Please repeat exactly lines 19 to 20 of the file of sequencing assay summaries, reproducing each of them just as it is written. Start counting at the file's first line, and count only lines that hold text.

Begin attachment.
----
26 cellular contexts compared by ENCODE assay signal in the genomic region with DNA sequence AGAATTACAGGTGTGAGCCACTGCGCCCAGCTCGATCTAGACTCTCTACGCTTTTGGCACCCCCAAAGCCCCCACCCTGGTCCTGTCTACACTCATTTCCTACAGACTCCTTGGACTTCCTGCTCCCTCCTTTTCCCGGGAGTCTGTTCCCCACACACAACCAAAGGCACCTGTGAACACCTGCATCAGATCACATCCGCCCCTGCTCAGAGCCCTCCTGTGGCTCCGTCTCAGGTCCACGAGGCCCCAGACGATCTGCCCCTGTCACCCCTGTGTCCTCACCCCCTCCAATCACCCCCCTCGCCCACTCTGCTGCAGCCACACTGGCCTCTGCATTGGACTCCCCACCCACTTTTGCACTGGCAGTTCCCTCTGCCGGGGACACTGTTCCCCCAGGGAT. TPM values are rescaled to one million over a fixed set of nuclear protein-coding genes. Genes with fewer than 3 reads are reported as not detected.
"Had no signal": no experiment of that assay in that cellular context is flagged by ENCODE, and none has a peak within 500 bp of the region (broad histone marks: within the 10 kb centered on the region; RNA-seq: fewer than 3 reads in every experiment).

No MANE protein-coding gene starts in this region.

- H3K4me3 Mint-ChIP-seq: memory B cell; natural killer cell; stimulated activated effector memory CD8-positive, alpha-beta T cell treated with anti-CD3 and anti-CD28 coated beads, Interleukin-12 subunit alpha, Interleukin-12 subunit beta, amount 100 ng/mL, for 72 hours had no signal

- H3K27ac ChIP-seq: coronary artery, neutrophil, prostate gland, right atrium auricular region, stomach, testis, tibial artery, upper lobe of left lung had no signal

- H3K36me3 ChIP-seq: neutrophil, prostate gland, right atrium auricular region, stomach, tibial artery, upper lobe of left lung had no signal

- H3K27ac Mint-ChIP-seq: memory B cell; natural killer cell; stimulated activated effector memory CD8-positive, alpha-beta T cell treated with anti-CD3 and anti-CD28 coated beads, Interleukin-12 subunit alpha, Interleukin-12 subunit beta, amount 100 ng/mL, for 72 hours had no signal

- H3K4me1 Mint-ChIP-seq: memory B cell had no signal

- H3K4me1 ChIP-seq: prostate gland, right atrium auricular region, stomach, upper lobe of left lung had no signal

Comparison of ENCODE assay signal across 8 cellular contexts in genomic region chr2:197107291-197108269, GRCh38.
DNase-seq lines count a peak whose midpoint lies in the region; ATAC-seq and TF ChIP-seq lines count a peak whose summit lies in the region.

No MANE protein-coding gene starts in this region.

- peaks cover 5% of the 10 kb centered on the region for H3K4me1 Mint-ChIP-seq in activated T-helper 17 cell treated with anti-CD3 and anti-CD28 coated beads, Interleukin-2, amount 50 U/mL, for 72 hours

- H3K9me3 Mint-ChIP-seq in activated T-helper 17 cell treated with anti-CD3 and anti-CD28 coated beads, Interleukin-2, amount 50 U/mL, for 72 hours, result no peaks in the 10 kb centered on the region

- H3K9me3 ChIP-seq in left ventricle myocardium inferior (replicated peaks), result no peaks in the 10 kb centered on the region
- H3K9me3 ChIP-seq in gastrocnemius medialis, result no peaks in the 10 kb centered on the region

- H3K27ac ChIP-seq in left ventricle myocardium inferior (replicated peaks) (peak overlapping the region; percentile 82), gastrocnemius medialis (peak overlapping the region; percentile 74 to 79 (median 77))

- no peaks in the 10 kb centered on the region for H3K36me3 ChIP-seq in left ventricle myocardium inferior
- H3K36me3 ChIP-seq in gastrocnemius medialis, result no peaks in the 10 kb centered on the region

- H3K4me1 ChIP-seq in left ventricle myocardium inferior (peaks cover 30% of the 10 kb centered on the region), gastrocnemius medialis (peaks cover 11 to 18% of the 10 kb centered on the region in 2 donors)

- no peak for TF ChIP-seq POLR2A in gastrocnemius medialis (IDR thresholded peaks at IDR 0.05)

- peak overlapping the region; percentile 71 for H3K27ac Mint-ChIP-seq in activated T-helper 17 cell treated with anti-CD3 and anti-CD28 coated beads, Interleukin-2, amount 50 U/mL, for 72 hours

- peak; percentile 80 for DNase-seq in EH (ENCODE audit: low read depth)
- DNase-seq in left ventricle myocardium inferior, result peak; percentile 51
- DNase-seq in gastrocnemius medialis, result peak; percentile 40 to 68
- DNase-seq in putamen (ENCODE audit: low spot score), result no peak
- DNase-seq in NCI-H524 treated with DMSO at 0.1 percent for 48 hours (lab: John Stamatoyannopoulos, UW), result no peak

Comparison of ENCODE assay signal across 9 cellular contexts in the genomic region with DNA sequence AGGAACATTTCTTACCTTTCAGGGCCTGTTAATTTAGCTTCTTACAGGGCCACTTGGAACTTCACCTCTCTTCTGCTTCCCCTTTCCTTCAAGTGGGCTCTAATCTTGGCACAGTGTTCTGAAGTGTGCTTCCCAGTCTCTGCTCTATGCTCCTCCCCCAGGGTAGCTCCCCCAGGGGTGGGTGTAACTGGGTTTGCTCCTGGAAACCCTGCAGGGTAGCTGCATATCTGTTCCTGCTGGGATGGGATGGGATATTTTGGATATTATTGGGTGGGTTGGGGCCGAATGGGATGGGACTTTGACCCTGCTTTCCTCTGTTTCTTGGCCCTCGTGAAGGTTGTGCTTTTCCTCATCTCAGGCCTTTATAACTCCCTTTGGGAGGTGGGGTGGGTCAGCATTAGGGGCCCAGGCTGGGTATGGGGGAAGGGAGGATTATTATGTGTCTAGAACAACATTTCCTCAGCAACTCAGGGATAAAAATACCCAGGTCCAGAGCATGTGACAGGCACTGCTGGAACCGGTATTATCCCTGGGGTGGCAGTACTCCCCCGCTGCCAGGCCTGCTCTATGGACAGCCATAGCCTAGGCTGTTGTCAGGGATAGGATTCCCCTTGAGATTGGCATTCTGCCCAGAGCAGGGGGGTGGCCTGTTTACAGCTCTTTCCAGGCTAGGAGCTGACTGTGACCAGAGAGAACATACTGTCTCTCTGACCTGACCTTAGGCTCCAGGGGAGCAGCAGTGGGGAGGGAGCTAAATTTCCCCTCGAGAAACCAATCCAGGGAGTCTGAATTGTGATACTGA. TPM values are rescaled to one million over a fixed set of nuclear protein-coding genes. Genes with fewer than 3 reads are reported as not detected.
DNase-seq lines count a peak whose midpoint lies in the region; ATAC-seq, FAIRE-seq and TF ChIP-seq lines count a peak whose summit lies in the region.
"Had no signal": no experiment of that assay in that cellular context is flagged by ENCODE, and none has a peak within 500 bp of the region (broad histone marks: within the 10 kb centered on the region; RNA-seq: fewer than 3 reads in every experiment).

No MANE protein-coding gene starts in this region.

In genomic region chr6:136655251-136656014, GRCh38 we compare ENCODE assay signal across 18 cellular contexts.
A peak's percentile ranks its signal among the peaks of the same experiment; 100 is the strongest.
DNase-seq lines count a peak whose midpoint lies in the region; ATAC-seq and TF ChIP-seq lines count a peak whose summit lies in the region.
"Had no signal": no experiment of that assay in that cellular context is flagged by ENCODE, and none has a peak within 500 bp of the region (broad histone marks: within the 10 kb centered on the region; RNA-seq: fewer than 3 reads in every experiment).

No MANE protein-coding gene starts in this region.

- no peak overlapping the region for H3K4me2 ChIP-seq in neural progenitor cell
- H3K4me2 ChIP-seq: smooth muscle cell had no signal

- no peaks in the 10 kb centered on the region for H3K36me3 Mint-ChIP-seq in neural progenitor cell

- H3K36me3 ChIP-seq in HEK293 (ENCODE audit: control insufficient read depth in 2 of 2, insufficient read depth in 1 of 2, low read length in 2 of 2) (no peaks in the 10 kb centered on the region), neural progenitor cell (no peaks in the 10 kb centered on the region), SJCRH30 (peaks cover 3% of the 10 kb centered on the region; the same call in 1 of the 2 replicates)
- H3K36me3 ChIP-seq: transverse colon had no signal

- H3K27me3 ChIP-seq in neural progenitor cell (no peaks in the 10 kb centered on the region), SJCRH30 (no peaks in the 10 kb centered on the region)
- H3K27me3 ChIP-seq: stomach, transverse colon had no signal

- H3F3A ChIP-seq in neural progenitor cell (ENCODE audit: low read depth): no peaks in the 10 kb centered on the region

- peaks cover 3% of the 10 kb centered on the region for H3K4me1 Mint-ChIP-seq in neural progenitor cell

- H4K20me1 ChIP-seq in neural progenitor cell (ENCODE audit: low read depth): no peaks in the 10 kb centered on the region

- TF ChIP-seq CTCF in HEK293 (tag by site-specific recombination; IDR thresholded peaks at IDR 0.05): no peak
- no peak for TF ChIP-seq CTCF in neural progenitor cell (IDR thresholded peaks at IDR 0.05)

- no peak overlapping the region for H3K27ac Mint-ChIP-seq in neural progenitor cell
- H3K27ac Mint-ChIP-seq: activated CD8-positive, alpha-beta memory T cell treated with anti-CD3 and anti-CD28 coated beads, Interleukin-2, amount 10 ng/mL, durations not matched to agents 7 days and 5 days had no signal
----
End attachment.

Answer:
- H3K36me3 ChIP-seq in gastrocnemius medialis, result no peaks in the 10 kb centered on the region

- H3K4me1 ChIP-seq in left ventricle myocardium inferior (peaks cover 30% of the 10 kb centered on the region), gastrocnemius medialis (peaks cover 11 to 18% of the 10 kb centered on the region in 2 donors)